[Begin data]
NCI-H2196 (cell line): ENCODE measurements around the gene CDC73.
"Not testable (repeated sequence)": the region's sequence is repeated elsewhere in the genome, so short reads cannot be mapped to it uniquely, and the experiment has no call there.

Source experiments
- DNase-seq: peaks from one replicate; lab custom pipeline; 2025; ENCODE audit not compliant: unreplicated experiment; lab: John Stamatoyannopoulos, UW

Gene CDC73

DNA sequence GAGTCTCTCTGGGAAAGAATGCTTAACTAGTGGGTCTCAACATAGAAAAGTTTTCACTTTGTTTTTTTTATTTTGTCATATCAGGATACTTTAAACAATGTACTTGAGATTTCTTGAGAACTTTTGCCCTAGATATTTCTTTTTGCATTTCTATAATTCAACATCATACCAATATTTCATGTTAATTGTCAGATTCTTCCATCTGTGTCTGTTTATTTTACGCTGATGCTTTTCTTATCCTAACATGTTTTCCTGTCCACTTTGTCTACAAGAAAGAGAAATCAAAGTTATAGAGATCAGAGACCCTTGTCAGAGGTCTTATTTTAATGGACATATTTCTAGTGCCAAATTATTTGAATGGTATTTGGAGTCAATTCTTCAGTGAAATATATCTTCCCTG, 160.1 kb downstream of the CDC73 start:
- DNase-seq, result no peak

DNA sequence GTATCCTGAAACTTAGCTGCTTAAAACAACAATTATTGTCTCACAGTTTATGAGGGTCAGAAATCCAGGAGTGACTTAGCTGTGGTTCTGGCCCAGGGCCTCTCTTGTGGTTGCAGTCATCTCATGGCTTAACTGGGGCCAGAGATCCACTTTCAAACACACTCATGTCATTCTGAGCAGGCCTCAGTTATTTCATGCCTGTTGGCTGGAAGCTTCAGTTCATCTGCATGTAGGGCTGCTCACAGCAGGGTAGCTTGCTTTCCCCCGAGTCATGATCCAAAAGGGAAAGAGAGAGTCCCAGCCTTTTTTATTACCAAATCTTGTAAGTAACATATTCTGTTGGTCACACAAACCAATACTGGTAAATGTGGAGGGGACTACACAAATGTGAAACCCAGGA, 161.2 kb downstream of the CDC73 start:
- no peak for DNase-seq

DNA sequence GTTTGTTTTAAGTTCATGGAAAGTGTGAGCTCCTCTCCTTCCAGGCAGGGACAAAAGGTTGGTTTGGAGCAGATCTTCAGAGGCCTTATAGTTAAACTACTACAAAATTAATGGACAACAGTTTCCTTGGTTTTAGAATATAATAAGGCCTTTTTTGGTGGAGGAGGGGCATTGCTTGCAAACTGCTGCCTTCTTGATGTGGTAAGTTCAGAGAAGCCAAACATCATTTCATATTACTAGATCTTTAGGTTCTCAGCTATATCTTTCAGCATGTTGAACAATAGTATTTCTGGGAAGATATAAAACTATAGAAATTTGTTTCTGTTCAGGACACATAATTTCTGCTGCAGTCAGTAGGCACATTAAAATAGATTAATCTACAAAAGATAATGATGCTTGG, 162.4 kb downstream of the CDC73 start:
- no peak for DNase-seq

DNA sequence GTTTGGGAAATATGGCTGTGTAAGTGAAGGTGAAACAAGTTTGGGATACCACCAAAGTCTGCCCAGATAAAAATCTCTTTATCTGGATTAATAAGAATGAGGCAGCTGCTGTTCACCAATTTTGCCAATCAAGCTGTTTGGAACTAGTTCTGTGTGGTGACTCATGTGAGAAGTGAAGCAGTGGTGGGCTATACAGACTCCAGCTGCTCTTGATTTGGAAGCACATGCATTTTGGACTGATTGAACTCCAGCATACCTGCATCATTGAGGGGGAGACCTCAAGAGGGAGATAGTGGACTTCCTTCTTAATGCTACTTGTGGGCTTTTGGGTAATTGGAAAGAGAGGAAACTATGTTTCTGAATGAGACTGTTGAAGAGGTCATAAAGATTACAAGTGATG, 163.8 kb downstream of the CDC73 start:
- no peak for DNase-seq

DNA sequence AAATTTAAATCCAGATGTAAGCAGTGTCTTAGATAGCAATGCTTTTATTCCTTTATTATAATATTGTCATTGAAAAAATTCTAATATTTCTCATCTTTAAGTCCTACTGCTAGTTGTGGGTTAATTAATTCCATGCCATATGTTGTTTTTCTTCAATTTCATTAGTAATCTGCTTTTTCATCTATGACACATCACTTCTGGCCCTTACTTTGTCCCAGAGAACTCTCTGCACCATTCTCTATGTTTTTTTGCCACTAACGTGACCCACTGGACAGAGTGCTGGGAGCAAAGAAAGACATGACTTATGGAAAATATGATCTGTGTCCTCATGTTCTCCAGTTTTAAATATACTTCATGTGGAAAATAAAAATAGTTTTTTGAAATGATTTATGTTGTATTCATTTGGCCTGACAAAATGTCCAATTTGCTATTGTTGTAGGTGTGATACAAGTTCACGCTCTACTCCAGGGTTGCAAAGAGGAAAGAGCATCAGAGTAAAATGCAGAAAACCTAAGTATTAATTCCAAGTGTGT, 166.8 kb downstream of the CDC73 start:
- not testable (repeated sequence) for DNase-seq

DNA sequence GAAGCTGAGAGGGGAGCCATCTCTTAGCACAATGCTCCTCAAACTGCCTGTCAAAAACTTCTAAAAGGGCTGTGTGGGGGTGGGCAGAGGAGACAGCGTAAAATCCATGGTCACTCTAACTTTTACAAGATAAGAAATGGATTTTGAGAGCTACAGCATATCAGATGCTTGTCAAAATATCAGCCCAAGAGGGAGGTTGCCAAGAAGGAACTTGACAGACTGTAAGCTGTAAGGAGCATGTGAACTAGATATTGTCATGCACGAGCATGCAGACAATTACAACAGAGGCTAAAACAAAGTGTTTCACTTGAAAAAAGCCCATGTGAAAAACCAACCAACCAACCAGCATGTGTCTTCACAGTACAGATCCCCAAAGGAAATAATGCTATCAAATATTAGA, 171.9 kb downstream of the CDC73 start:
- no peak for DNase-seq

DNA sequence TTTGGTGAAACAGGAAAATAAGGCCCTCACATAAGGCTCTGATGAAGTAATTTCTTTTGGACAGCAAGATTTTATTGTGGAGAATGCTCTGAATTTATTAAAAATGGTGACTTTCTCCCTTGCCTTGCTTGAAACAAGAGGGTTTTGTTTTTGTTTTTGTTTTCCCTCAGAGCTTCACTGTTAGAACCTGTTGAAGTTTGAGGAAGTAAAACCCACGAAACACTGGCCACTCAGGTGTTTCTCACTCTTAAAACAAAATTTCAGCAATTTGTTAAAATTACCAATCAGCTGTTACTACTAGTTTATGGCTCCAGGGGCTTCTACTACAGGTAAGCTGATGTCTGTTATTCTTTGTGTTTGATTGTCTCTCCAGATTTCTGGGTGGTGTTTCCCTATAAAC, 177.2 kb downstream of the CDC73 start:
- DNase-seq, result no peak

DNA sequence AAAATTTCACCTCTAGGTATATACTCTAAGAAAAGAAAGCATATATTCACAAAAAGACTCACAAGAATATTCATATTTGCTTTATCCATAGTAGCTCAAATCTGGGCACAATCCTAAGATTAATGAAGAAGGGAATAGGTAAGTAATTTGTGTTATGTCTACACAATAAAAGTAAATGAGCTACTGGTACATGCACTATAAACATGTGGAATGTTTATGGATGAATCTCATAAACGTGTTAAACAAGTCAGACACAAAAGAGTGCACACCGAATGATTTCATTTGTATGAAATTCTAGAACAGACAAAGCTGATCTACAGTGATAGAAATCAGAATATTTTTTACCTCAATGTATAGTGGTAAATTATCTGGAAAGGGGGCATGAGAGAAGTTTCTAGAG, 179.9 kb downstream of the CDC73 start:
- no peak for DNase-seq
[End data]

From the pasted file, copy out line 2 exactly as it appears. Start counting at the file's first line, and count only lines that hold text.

"Not testable (repeated sequence)": the region's sequence is repeated elsewhere in the genome, so short reads cannot be mapped to it uniquely, and the experiment has no call there.